Canada is the first G-7 country to pass legislation to make cannabis legal throughout the country. The Canadian legislation C-45 makes the production and retail distribution of marijuana legal to adults 18 years of age and older. Not only is this a massive step for Canada, but the country’s push for legalization is likely to spark reform throughout the world. It certainly puts the United States in the hot seat as the push for marijuana reform spreads from state to state. The recreational Canada marijuana market is set to roll out in October 2018. As the country prepares for the retail market to open up, Canadian lawmakers are coming together to create efficient, reasonable, and distinct compliance regulations.
The Primary Point of Concern with Canada Marijuana
Canada’s medical marijuana industry is doing quite well and has set a precedent for how retail marijuana will integrate into law. This transition from solely medical cannabis to recreational marijuana is not an easy task. We see just how difficult the change is with California’s cannabis industry. They are having issues pulling people away from the black market due to the high taxes, application fees, and the overall cost of products. Canada does an excellent job of regulating their medical market, but retail cannabis is a whole other ballgame. One of the main points of concern for Health Canada and local governments is how the industry will be allowed to market and promote products. Will Canada allow its national market to become commercialized, or will the country keep it in the interest of public health? This balance is tough to find.
Current Advertising Laws of Cannabis in Canada
With the recent nationwide legalization of Canada marijuana, there is quite a bit of reform that must take place in the upcoming industry. Not only do common compliance laws and regulations need to be put in place, but Canada's advertising regulations require some serious reform. Many large marketing platforms, like Facebook, Google, Instagram, and Twitter have very stringent rules on advertising cannabis on their media outlets. This is commonly due to the federal stance on marijuana, and it makes it tough to educate the everyday consumer.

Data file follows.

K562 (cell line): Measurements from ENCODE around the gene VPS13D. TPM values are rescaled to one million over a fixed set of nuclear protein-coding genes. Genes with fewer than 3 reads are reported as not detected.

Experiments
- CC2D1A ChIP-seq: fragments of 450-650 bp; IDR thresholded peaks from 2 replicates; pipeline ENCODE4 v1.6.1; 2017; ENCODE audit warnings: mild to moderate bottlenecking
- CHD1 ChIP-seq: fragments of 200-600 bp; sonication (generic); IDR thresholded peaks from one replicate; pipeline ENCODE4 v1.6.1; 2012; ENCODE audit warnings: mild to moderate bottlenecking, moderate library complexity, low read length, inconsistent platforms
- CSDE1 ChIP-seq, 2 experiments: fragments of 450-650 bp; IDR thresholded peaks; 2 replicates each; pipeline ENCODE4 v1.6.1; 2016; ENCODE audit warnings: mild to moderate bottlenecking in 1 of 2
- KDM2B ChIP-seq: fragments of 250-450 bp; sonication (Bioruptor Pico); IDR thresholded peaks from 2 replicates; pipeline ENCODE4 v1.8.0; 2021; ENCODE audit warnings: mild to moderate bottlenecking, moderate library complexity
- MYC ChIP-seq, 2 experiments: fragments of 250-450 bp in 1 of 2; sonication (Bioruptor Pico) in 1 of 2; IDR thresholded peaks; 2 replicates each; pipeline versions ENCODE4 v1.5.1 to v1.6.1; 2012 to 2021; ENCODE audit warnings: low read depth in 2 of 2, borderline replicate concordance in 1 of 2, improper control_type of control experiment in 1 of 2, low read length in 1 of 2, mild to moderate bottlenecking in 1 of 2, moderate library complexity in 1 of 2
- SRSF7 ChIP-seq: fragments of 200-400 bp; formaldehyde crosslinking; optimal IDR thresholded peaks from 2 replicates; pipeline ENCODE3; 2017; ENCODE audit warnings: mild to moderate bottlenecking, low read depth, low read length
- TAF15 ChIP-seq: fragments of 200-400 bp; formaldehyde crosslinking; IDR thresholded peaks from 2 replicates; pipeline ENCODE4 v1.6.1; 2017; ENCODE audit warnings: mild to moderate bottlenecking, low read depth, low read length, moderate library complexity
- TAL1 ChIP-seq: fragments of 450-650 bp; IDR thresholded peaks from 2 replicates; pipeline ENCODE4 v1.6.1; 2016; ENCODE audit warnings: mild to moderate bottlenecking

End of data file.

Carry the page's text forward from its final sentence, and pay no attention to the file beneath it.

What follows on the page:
Canada’s Established Advertising Laws for Medical Marijuana:
- FDA s 3. (1) – “No person shall advertise any food, drug, cosmetic or device to the general public as a treatment, preventative, or cure for any of the diseases, disorders or abnormal physical states…”
- FDA s 9. (1) ? “No person shall label, package, treat, process, sell or advertise any drug in a manner that is false, misleading or deceptive or is likely to create an erroneous impression regarding its character, value, quantity, composition, merit or safety.”
- NCR s 70. ? “No person shall publish or cause to published or furnish any advertisement respecting a narcotic unless symbol “N” is clearly and conspicuously displayed in the upper left-hand quarter thereof or, if the advertisement consists of more than one page, on the first page thereof; or advertise in a pharmaceutical preparation.”
These established Canada marijuana laws are stringent and call for strong consequences if not followed. Those deemed non-compliant can face fines from $250,000 to $5 million and possible jail time of 6 months, up to a few years. However, the interpretation of these laws is not always easy to understand. The purpose of these advertising laws is to keep the public from being persuaded to consume cannabis for false reasons. It also helps to limit the available advertisements seen by underage individuals. However, many industry leaders are saying these regulations do not serve the purpose of public health and are looking for reform as the retail cannabis market grows.
Industry Push Back on Advertising Regulations
Canada is the home base to some of the world's largest marijuana companies. With the ability for big capital to make its way into the industry and for companies to publicly trade stock, the Canada marijuana industry will grow to be massive under recreational laws. While many legal pot shops, manufacturers, and cultivators have no problem with specific advertising laws, they do not see the established regulations benefiting the consumers. Health Canada is all about promoting the interest of public health rather than big business. Many Canadian cannabis companies say these advertising laws make it tough to educate the consumers about this entirely new industry.
Consumer education is the most difficult part of creating public awareness about quality marijuana products. A lack of advertising keeps the public in the dark. The Canadian industry is calling on advertisement reform to keep the industry honest and keep the public educated.